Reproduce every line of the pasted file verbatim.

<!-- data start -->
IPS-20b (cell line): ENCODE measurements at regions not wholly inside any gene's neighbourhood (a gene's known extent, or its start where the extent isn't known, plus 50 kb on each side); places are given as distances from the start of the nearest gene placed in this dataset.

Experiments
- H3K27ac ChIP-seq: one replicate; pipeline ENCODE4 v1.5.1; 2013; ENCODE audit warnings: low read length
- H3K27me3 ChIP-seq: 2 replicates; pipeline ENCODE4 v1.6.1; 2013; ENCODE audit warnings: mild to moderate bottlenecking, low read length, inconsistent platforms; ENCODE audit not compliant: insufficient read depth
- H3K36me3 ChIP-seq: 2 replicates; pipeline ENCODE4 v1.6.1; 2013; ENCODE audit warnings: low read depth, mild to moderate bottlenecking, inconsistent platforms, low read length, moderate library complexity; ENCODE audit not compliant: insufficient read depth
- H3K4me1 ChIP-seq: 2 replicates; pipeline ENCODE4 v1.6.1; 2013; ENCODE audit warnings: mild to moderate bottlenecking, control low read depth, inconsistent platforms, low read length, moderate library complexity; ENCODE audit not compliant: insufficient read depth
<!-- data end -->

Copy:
IPS-20b (cell line): ENCODE measurements at regions not wholly inside any gene's neighbourhood (a gene's known extent, or its start where the extent isn't known, plus 50 kb on each side); places are given as distances from the start of the nearest gene placed in this dataset.

Experiments
- H3K27ac ChIP-seq: one replicate; pipeline ENCODE4 v1.5.1; 2013; ENCODE audit warnings: low read length
- H3K27me3 ChIP-seq: 2 replicates; pipeline ENCODE4 v1.6.1; 2013; ENCODE audit warnings: mild to moderate bottlenecking, low read length, inconsistent platforms; ENCODE audit not compliant: insufficient read depth
- H3K36me3 ChIP-seq: 2 replicates; pipeline ENCODE4 v1.6.1; 2013; ENCODE audit warnings: low read depth, mild to moderate bottlenecking, inconsistent platforms, low read length, moderate library complexity; ENCODE audit not compliant: insufficient read depth
- H3K4me1 ChIP-seq: 2 replicates; pipeline ENCODE4 v1.6.1; 2013; ENCODE audit warnings: mild to moderate bottlenecking, control low read depth, inconsistent platforms, low read length, moderate library complexity; ENCODE audit not compliant: insufficient read depth